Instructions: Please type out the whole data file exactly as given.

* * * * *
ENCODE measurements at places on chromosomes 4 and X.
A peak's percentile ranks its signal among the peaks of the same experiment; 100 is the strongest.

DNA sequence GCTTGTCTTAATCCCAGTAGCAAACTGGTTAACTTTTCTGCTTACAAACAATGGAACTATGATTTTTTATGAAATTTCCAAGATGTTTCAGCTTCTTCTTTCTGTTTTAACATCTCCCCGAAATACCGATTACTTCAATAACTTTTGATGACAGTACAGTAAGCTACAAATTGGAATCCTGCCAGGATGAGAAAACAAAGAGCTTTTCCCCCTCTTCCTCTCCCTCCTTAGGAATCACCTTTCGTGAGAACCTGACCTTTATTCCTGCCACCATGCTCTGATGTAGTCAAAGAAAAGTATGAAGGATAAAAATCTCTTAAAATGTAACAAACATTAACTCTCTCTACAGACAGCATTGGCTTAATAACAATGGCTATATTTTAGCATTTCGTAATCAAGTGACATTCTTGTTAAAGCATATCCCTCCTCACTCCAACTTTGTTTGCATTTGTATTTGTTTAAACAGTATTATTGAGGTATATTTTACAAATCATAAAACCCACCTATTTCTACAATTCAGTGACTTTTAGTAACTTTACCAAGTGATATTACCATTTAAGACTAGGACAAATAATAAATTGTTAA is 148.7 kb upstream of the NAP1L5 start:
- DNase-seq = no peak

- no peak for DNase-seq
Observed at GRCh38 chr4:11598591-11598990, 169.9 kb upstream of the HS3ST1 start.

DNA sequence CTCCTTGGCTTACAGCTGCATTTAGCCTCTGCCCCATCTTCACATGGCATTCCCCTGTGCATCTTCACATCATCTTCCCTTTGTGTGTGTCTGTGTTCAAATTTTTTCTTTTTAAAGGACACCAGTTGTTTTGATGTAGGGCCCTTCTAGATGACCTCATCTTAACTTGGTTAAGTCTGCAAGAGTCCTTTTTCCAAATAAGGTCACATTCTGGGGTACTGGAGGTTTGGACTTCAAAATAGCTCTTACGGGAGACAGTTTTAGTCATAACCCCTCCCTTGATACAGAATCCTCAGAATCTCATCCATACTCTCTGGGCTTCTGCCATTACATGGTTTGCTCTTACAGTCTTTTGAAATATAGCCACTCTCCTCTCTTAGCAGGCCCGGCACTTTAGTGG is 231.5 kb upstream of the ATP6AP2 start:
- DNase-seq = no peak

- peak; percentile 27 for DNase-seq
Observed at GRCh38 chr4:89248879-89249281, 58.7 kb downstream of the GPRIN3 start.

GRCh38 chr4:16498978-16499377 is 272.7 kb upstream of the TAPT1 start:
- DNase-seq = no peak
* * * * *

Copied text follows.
ENCODE measurements at places on chromosomes 4 and X.
A peak's percentile ranks its signal among the peaks of the same experiment; 100 is the strongest.

DNA sequence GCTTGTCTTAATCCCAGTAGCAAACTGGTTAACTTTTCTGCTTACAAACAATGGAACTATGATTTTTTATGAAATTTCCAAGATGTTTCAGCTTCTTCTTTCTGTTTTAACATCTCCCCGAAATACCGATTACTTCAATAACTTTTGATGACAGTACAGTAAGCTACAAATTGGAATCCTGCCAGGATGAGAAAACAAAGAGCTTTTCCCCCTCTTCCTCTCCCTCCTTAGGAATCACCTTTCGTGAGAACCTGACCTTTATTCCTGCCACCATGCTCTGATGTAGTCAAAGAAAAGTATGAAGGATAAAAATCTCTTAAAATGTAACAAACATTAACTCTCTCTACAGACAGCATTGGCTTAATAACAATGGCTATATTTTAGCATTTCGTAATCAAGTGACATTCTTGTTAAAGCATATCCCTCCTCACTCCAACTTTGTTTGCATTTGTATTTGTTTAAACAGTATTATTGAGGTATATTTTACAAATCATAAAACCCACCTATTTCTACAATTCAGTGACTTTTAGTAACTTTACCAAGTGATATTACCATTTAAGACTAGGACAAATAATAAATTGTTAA is 148.7 kb upstream of the NAP1L5 start:
- DNase-seq = no peak

- no peak for DNase-seq
Observed at GRCh38 chr4:11598591-11598990, 169.9 kb upstream of the HS3ST1 start.

DNA sequence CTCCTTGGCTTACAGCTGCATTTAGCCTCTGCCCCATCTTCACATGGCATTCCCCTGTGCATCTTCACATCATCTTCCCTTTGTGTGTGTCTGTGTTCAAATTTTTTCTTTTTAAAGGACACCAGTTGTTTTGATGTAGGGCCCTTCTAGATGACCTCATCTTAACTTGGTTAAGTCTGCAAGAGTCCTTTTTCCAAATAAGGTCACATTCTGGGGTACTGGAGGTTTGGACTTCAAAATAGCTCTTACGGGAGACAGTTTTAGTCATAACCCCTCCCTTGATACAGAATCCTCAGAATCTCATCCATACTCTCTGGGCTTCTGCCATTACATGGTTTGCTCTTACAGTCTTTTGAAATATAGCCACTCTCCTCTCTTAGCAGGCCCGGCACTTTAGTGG is 231.5 kb upstream of the ATP6AP2 start:
- DNase-seq = no peak

- peak; percentile 27 for DNase-seq
Observed at GRCh38 chr4:89248879-89249281, 58.7 kb downstream of the GPRIN3 start.

GRCh38 chr4:16498978-16499377 is 272.7 kb upstream of the TAPT1 start:
- DNase-seq = no peak